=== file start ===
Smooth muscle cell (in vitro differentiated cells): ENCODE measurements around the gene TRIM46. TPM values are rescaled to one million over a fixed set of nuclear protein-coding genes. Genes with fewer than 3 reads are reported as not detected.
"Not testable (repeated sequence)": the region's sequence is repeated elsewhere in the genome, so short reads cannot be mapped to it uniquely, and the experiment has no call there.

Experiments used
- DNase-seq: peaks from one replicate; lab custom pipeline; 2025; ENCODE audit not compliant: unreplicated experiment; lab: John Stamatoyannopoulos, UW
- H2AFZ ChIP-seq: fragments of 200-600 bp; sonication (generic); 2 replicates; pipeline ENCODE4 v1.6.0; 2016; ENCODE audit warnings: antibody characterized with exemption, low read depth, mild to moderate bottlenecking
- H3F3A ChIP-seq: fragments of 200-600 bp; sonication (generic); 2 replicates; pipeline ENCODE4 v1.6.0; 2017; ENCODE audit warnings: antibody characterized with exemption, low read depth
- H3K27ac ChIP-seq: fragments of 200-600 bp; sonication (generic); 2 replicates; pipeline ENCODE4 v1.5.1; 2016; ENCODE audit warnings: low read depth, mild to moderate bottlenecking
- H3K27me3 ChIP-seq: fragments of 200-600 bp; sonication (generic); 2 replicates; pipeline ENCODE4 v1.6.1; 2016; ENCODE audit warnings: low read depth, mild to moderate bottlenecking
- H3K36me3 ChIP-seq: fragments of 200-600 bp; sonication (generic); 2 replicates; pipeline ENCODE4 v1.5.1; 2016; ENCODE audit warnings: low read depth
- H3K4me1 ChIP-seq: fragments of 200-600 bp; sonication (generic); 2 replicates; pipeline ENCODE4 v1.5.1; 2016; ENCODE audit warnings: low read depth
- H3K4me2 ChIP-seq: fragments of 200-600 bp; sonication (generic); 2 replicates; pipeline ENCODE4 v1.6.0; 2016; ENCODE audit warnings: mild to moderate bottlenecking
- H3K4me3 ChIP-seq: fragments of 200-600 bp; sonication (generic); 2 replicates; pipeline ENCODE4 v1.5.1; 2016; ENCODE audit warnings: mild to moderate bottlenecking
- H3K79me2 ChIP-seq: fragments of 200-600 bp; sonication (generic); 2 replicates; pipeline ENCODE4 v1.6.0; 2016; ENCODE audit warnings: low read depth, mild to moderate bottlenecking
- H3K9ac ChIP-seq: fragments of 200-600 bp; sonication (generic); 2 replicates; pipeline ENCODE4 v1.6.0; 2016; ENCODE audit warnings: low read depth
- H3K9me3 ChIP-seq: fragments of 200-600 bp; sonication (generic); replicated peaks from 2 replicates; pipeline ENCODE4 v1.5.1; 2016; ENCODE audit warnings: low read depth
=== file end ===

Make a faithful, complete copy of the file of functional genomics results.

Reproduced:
Smooth muscle cell (in vitro differentiated cells): ENCODE measurements around the gene TRIM46. TPM values are rescaled to one million over a fixed set of nuclear protein-coding genes. Genes with fewer than 3 reads are reported as not detected.
"Not testable (repeated sequence)": the region's sequence is repeated elsewhere in the genome, so short reads cannot be mapped to it uniquely, and the experiment has no call there.

Experiments used
- DNase-seq: peaks from one replicate; lab custom pipeline; 2025; ENCODE audit not compliant: unreplicated experiment; lab: John Stamatoyannopoulos, UW
- H2AFZ ChIP-seq: fragments of 200-600 bp; sonication (generic); 2 replicates; pipeline ENCODE4 v1.6.0; 2016; ENCODE audit warnings: antibody characterized with exemption, low read depth, mild to moderate bottlenecking
- H3F3A ChIP-seq: fragments of 200-600 bp; sonication (generic); 2 replicates; pipeline ENCODE4 v1.6.0; 2017; ENCODE audit warnings: antibody characterized with exemption, low read depth
- H3K27ac ChIP-seq: fragments of 200-600 bp; sonication (generic); 2 replicates; pipeline ENCODE4 v1.5.1; 2016; ENCODE audit warnings: low read depth, mild to moderate bottlenecking
- H3K27me3 ChIP-seq: fragments of 200-600 bp; sonication (generic); 2 replicates; pipeline ENCODE4 v1.6.1; 2016; ENCODE audit warnings: low read depth, mild to moderate bottlenecking
- H3K36me3 ChIP-seq: fragments of 200-600 bp; sonication (generic); 2 replicates; pipeline ENCODE4 v1.5.1; 2016; ENCODE audit warnings: low read depth
- H3K4me1 ChIP-seq: fragments of 200-600 bp; sonication (generic); 2 replicates; pipeline ENCODE4 v1.5.1; 2016; ENCODE audit warnings: low read depth
- H3K4me2 ChIP-seq: fragments of 200-600 bp; sonication (generic); 2 replicates; pipeline ENCODE4 v1.6.0; 2016; ENCODE audit warnings: mild to moderate bottlenecking
- H3K4me3 ChIP-seq: fragments of 200-600 bp; sonication (generic); 2 replicates; pipeline ENCODE4 v1.5.1; 2016; ENCODE audit warnings: mild to moderate bottlenecking
- H3K79me2 ChIP-seq: fragments of 200-600 bp; sonication (generic); 2 replicates; pipeline ENCODE4 v1.6.0; 2016; ENCODE audit warnings: low read depth, mild to moderate bottlenecking
- H3K9ac ChIP-seq: fragments of 200-600 bp; sonication (generic); 2 replicates; pipeline ENCODE4 v1.6.0; 2016; ENCODE audit warnings: low read depth
- H3K9me3 ChIP-seq: fragments of 200-600 bp; sonication (generic); replicated peaks from 2 replicates; pipeline ENCODE4 v1.5.1; 2016; ENCODE audit warnings: low read depth